Taking Action

Amanda Bennett

When Amanda Bennett, MDiv ‘22, was a Bethany student, she had the novel experience of taking a course for which the final project could be anything she wanted. 

“To be honest, that kinda freaked me out,” she admits. “I was asking, ‘you mean there are no specific parameters?’ But eventually I realized that the key was for me to figure out what really interested me and work on that. I definitely see similar themes in the work I do now.”

Bennett believes that service projects are a perfect opportunity for church members to embody the example of Christ in the world, but to do so in a way that connects with their personal interests and experiences. 

As a pastor at LaVerne Church of the Brethren in LaVerne, California, Bennett facilitates service projects, particularly for youth, allowing young people to choose where they wish to place their energies, and then devise projects that draw on their own passions and put faith into action. The congregation has an endowed fund, created by the generosity of a couple who were longtime members, and designed to help fund youth projects, with few restrictions. The projects need to connect with justice, but the parameters are very broad.

A recent project at LaVerne CoB focused on the Trevor Project, an organization that seeks to reduce suicide rates among LGBTQ+ youth. Young people in the congregation learned more about the Trevor Project, promoted awareness of the organization’s crisis hotline, and raised money for the organization. An initiative called, “Sundaes on Sundays” sold ice cream sundaes after church, raising funds that were matched by the endowment. 

“The project worked well because it really came out of the passions of the young people,” notes Bennett. “Many of them already knew a lot about the challenges facing LGBTQ+ youth, so the adult leaders were actually learning from them. But the project also stretched them in terms of leadership capacity. They were challenged to share from the pulpit on Sunday mornings and to take charge of planning activities. We empowered them to advocate for a passion.”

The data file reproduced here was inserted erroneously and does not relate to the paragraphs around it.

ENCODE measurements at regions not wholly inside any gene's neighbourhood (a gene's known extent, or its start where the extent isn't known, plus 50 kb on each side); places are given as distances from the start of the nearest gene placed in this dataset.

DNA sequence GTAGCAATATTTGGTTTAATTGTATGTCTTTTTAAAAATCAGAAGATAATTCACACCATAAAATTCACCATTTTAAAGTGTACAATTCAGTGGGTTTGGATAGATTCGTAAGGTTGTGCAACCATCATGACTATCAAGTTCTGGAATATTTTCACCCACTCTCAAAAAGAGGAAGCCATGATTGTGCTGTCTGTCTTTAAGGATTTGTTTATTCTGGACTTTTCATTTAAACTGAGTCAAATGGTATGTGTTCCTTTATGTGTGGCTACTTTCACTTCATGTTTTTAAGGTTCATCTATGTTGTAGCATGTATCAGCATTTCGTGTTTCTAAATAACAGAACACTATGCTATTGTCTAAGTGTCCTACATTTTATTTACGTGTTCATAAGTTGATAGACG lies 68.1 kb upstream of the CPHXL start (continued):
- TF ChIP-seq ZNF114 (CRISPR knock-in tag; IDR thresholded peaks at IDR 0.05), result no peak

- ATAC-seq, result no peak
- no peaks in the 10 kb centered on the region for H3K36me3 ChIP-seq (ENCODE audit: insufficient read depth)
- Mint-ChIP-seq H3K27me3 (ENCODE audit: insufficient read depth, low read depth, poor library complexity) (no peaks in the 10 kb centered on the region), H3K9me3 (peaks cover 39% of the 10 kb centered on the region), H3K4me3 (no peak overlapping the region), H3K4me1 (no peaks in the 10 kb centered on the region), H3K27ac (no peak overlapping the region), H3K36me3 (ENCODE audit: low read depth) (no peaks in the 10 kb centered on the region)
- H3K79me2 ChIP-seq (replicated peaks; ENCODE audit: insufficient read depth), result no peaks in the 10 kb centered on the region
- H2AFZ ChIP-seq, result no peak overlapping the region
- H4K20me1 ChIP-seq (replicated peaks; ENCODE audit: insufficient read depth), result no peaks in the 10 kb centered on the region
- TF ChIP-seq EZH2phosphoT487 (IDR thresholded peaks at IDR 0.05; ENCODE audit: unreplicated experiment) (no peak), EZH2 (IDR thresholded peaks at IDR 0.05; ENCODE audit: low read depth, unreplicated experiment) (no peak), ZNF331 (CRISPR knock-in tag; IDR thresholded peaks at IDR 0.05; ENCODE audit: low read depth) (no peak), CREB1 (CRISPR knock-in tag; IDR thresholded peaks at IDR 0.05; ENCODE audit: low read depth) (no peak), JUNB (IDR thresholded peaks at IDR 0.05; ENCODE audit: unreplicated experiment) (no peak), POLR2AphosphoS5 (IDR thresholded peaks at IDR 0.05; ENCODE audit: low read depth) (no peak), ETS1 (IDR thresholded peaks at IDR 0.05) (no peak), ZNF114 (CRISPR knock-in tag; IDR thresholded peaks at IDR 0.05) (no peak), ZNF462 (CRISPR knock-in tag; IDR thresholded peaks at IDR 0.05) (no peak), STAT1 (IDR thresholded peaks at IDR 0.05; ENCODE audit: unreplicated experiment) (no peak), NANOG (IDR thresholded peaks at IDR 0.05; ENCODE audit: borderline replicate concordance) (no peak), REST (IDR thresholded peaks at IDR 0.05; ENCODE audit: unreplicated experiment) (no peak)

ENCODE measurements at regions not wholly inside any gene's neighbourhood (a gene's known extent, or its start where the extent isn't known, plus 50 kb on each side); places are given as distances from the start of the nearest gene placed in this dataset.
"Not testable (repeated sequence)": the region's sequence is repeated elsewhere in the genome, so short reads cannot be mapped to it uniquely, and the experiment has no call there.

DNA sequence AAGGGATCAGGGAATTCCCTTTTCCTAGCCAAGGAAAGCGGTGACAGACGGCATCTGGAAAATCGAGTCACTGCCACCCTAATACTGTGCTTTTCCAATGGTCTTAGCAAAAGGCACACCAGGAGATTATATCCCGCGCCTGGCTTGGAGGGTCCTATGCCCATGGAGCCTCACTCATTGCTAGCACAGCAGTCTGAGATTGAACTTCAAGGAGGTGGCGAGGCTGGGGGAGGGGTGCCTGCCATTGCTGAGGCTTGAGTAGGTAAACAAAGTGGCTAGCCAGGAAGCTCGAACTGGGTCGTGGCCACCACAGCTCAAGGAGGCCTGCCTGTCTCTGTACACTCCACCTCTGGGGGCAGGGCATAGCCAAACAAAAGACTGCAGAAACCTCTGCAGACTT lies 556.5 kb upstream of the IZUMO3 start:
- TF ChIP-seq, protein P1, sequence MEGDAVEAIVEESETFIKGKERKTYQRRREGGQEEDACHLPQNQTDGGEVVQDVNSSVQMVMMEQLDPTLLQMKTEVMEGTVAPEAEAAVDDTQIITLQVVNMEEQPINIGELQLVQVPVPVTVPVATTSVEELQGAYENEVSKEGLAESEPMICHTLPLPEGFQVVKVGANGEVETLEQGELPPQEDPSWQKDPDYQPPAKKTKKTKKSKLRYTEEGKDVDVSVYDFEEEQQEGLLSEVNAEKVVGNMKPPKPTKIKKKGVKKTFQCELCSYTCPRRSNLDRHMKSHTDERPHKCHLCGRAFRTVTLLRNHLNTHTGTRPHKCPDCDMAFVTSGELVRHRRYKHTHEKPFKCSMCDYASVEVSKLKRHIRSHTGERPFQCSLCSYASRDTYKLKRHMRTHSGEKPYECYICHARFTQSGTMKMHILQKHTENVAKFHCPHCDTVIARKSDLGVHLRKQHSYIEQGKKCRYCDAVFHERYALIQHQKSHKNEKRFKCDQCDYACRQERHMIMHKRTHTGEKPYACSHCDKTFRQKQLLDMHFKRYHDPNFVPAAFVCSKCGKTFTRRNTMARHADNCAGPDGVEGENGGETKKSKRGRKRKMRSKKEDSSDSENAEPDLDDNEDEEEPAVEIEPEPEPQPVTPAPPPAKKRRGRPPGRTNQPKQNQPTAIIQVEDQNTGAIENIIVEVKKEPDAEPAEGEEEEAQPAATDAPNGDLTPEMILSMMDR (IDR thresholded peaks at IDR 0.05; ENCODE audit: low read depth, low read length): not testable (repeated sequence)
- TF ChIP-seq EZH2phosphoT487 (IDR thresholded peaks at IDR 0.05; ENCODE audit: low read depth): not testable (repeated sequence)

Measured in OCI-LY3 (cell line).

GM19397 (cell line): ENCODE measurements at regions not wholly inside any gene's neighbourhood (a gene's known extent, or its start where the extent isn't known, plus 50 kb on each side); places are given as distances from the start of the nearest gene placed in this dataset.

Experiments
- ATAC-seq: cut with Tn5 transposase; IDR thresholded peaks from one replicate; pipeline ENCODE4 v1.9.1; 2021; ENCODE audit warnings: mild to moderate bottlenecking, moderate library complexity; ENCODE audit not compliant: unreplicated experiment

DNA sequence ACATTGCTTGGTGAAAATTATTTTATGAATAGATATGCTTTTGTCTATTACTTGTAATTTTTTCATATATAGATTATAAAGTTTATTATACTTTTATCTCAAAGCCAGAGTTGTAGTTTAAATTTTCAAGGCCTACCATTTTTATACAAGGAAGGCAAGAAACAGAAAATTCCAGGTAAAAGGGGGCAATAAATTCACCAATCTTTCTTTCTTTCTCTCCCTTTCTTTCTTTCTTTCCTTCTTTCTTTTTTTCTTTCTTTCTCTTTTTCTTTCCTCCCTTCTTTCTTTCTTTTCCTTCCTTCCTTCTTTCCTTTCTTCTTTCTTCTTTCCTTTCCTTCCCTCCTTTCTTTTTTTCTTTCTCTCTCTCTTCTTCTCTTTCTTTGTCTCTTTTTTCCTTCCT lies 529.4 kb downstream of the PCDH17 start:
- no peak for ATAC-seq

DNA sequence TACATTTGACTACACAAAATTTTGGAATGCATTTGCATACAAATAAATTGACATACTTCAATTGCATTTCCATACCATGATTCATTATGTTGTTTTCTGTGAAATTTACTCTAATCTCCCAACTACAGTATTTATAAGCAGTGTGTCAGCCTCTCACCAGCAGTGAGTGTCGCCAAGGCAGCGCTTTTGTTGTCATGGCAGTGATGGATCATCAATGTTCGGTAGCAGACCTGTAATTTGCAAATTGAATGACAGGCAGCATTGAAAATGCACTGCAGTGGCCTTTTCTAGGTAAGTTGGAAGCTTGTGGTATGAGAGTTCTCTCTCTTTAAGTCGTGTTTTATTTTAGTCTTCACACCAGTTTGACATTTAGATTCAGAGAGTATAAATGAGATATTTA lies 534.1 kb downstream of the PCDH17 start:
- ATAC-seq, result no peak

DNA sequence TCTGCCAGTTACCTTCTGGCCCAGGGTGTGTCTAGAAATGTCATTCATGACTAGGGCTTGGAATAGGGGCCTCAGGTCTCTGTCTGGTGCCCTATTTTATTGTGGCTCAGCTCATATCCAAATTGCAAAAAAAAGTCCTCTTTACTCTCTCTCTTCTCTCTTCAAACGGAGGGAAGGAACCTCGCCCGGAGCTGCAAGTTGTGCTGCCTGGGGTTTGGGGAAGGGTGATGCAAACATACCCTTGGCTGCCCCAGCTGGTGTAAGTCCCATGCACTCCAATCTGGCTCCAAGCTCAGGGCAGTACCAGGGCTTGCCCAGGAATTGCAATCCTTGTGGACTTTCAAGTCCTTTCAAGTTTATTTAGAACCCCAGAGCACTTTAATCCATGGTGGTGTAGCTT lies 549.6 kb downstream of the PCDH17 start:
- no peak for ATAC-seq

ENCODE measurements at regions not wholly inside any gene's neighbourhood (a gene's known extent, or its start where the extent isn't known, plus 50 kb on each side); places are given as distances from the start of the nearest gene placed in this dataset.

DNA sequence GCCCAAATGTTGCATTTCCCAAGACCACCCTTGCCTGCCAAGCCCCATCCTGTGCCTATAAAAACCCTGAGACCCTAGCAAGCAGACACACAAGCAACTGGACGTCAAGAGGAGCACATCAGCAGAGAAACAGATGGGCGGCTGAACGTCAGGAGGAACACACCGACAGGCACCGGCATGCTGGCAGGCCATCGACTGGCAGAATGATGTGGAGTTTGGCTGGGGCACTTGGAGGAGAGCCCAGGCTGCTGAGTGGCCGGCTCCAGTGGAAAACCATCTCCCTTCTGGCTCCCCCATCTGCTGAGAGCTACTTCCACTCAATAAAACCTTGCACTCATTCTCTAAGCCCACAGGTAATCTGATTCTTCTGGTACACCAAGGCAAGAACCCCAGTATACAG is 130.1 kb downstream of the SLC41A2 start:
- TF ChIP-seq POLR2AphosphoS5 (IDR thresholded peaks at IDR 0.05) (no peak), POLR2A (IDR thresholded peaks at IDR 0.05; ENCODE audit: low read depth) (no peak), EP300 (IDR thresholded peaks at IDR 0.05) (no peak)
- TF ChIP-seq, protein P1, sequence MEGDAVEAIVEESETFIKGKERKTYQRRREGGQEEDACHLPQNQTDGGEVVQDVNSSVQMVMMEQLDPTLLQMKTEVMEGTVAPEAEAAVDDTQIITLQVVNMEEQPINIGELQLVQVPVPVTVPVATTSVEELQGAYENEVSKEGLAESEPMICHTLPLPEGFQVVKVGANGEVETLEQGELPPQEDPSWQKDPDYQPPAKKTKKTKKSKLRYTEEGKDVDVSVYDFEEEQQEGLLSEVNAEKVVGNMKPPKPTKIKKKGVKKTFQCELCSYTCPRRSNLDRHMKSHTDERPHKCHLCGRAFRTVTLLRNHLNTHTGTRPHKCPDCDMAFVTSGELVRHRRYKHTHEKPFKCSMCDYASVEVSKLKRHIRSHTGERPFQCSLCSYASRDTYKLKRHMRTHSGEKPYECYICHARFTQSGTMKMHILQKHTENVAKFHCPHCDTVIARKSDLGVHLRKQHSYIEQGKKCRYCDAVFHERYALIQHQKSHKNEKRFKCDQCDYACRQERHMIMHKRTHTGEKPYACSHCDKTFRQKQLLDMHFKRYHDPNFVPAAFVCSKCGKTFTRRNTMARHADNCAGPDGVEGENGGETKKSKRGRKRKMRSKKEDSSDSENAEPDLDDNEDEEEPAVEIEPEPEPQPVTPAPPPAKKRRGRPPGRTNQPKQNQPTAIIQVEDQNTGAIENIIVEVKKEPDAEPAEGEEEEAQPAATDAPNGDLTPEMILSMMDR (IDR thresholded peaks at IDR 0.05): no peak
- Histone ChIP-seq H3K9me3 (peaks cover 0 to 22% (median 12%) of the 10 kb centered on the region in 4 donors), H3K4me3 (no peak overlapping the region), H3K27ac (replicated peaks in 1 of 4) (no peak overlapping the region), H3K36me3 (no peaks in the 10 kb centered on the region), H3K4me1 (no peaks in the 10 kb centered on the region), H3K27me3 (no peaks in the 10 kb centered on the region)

Next up, LaVerne Church of the Brethren is partnering with Manchester (Indiana) Church of the Brethren on a Civil Rights Tour that will allow youth and adults from both congregations to visit, key locations in the southern United States including Atlanta, Georgia and the Alabama cities of   Montgomery and Selma. In order to learn more about the history of the civil rights movement in the United States, and to reflect on the past, present, and future of advocacy for racial justice.

“We are an open and affirming congregation for LGBTQ+ individuals, and we are actively trying to be an antiracist congregation, so these projects are good matches for us,” says Bennett. “We hope that the educational aspects of these programs will lead us to take action locally on justice issues. We are also continuing the important work of our service commission, which focused on feeding the hungry and gathering supplies for local service organizations. I think the work I am doing with youth is part of a longstanding commitment to service in this congregation.”

Bennett felt a call to ministry and service as a young person, but she grew disillusioned with the very conservative evangelical church in which she grew up. After the birth of her first child, she was yearning to be a part of a church community and eventually felt at home at LaVerne CoB.

She began her theological education at Fuller Seminary, then transferred to Bethany to complete her MDiv and pursue a career in ministry and service. The Church of Brethren provided her a safe community in which to raise her children, and she is happy to extend a sense of safety and welcome to others, in part through justice work, and to encourage others to follow their own passions.

“Bethany really helped me put some things in perspective,” she recalls. “When I first transferred, I was surprised by the credit/no-credit approach to grading, because that meant I would never again get an A-plus-plus. But I eventually found that the more important thing was me wanting to learn for myself, and not participating in a class in order to receive a good grade. I think there is something similar that happens with service — when people get the support they need to do work they really care about.”